SUNDAY saw the Tory Telegraph accuse PM May of ‘refusing to curb the power of striking trade unions despite a growing backlash from her own MPs as Britain braces itself for more transport chaos over Christmas.’
The bosses are panicking and publicly baying for emergency legislation to ban strikes in ‘critical industries’.
May who took a corporatist line after her appointment as Tory PM by the 1922 Committee, has been told to pack it in, and that the objective of the Tory government cannot be limited to having good relations with the TUC, and voicing an alleged concern for ‘Jams’ (people who are just about managing).
The Sunday Telegraph warned that: ‘The problems will intensify this week as pilots, cabin crew and baggage handlers join rail workers and postal staff in a “nightmare” combination of Christmas strikes. There are now fears industrial action will spread as militant unions seek to use the festive period to benefit their members.’
The Telegraph even reported, in a round-about-way, that it had been informed, that RMT President, Sean Hoyle, had made a speech at a TUC fringe meeting in September urging the unions to coordinate strike action to ‘bring down this bloody working class-hating Tory government’.
RMT leader Mick Cash yesterday rushed to assure the world that the RMT did not want to bring down the government, and insisted that the current rail disputes had been forced on it, and that the only legitimate way to get rid of the Tory government was via the ballot box.
The fact that this is the position of all the trade union leaders is proven by the fact that while the junior doctors were fighting our battle to defend the NHS, the trade union leaders did not call a single action to support them, so enamoured were they of May’s corporatist turn.
Yesterday, the Telegraph brought back Heseltine and Tebbit who played leading roles in the 1984-85 war against the NUM miners union, to give public warnings. Heseltine said: ‘You cannot have small groups of people holding society to ransom’. Tebbit added: ‘You should take a hard but understanding line.’
In fact the Thatcher government provoked the miners strike with its plan to shut down the mining industry. The closure of Cortonwood Colliery started the strike and the matter was concluded in 1993 when Heseltine shut down the whole mining industry.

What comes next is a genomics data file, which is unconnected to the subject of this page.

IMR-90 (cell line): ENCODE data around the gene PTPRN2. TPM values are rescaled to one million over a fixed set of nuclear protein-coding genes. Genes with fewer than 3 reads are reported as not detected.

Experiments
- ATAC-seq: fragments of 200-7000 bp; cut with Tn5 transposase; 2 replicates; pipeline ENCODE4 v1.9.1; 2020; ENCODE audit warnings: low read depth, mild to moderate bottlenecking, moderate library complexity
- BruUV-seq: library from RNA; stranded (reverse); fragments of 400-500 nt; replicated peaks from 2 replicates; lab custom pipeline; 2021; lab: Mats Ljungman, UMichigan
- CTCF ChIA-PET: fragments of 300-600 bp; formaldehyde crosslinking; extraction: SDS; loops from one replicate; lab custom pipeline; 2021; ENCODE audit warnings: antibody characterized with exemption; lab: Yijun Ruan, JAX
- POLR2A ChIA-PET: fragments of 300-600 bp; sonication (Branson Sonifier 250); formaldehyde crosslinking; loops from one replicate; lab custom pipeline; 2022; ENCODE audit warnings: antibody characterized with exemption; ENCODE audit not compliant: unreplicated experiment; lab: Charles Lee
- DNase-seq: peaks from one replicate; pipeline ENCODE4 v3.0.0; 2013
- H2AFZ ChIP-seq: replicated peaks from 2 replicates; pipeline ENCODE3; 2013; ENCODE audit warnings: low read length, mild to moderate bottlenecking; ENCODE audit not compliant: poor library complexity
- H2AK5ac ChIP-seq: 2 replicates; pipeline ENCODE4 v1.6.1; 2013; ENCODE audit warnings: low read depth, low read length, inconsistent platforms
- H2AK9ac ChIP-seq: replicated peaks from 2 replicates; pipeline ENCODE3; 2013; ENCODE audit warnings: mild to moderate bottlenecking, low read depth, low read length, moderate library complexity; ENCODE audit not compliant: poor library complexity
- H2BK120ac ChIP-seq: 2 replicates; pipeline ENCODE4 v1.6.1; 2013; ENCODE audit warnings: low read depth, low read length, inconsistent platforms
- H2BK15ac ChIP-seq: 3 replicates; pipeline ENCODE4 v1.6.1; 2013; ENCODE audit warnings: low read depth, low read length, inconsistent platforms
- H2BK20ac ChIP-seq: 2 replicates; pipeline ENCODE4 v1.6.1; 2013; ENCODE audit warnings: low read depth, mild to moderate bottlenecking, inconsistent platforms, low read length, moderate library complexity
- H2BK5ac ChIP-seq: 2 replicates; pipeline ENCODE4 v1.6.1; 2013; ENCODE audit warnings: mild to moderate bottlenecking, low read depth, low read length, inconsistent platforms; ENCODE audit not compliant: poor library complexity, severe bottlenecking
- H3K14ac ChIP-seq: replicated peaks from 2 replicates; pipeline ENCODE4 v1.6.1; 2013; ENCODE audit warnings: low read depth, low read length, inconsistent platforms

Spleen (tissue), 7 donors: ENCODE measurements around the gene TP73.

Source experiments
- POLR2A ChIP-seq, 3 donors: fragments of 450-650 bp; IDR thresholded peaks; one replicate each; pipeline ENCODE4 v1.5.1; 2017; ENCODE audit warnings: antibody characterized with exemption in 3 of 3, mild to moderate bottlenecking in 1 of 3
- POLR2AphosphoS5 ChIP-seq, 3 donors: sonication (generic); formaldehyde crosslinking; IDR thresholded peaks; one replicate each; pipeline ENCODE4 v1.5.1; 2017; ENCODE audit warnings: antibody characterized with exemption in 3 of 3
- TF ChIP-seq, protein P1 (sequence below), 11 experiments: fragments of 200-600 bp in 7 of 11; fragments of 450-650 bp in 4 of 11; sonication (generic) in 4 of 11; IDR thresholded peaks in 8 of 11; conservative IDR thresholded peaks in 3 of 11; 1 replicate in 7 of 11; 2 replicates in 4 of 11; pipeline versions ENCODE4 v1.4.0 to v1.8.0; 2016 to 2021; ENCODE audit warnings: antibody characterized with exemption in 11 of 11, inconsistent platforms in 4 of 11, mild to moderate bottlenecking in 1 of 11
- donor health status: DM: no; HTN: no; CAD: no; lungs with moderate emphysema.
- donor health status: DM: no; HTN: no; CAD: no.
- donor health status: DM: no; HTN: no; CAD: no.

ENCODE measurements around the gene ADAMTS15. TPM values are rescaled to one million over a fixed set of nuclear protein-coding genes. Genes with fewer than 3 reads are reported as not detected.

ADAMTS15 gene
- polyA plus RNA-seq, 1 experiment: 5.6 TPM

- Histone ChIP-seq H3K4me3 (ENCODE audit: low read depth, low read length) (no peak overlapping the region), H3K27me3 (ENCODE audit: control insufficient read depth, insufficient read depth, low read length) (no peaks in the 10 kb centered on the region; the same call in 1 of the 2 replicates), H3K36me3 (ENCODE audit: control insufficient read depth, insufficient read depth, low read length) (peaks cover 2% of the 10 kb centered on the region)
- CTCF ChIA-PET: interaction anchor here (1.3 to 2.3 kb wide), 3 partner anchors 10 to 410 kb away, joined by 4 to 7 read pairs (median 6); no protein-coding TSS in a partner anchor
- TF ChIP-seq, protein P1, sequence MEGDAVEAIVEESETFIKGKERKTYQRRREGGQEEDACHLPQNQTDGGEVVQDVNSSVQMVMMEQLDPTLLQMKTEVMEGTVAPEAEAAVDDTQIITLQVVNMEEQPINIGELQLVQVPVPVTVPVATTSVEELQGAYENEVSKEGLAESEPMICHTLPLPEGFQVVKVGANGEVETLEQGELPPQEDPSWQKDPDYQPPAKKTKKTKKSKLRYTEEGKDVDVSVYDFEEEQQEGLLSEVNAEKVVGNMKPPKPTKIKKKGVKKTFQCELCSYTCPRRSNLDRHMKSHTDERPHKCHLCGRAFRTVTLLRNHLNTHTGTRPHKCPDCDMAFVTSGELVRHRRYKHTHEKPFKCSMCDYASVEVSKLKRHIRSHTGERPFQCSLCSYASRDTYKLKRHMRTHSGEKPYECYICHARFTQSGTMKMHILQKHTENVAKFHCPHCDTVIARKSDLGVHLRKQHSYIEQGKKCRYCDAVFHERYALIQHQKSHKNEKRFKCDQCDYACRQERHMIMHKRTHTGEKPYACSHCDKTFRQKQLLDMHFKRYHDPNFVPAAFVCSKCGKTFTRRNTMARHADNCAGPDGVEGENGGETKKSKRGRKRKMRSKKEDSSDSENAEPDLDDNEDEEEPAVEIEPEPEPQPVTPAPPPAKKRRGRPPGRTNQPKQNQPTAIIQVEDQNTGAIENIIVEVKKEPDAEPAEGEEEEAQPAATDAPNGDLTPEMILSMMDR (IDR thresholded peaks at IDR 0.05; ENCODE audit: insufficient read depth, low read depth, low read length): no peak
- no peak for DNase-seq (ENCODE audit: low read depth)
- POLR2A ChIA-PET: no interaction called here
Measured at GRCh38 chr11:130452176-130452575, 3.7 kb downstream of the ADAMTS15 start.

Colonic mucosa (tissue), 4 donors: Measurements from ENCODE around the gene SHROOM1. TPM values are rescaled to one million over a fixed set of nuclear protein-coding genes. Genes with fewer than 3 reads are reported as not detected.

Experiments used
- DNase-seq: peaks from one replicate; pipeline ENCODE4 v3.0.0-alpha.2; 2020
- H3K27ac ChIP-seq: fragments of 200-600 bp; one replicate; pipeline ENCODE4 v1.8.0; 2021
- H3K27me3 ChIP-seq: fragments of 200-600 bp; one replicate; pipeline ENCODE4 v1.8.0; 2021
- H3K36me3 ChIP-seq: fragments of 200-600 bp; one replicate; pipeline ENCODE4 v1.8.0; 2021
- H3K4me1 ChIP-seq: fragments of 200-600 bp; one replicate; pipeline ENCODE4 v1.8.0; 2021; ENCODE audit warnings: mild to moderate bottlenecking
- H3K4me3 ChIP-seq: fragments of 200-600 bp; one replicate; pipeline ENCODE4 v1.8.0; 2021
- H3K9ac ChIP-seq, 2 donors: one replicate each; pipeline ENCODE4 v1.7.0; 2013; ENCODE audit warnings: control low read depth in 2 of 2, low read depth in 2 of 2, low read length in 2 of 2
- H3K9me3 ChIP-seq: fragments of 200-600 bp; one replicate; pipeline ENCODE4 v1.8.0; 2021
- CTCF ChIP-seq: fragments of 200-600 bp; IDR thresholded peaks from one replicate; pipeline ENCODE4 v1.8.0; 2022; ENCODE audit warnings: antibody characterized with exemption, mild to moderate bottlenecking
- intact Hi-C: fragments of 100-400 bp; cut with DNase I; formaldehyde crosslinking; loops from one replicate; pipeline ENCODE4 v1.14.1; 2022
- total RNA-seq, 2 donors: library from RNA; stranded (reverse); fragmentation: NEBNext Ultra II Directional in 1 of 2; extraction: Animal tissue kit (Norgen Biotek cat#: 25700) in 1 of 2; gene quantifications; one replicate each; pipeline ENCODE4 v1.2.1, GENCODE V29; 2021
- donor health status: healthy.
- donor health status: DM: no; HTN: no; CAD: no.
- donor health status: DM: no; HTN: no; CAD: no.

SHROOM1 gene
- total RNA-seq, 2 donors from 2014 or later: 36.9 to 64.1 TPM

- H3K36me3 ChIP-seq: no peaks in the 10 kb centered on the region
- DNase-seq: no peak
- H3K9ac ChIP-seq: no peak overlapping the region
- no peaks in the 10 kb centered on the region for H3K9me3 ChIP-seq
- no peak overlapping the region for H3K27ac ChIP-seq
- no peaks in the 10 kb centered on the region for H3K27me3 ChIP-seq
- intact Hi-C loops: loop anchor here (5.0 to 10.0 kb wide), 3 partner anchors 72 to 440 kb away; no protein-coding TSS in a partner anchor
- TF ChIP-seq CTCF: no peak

This offensive assault was all carried out under the banner that the NUM was the aggressor, with the imposed miners’ strike referred to as ‘Mr Scargill’s Insurrection’ in Thatcher’s memoirs – ‘The Downing Street Years’.
They are now seeking to repeat this scenario. What has so rattled the UK ruling class is that after the Brexit revolt, the working class in its trade unions has begun to take strike actions which have a very great revolutionary potential.
They are fearful that fighting trade unions will attract to their banner the millions of the very poor and oppressed people in the UK who have had their standard of living slashed in the years since the 2008 crash.
Even the TUC has had to warn that 3.2 million workers in the UK are now in precarious jobs – including the so-called ‘gig’ economy where they have no sick pay, no redundancy protection, and no protection from unfair sacking. The TUC adds that the army of zero-hours workers now earn a third less than average employees.
This huge amount of inflammable human material will flock into the trade unions once they see them fighting. It is this revolutionary potential that the ruling class fears. This is why they are calling May to order!
In fact, the bourgeoisie knows that the growing automation of industry, complete with robot production, and even robot drivers threatens the jobs of millions, who will be reduced to being servants of the super-rich, at their beck and call, Uber-style, when and if they are needed. Under capitalism this will turn the mass of the people into the new ‘People of the Abyss’ that Jack London met in the east of London in the early 1900s.
What we are seeing now is the beginning of a revolutionary movement of tens of millions of people who reject the decree of the ruling class that society can no longer afford social welfare or the NHS, or even guards on trains, and respond that modern society cannot afford to have a backward ruling class, already centuries out of date, dominating society, and abusing it in the way that Marx foresaw when he predicted that the further development of capitalism would see the rich getting incomparably richer and the poor even poorer, and starving into the bargain.
What is needed now is a new and revolutionary leadership for the working class to organise mass strikes and revolution. This is what will be discussed and acted on at the 11th February ATUA Conference.
Meanwhile, the trade unions and their members must tell the TUC that it must stand up for the striking transport and zero-hours contract workers or resign at once. It must tell the Tories that any new anti-strike laws will be met with an immediate general strike to bring them down and bring in a workers’ government and socialism!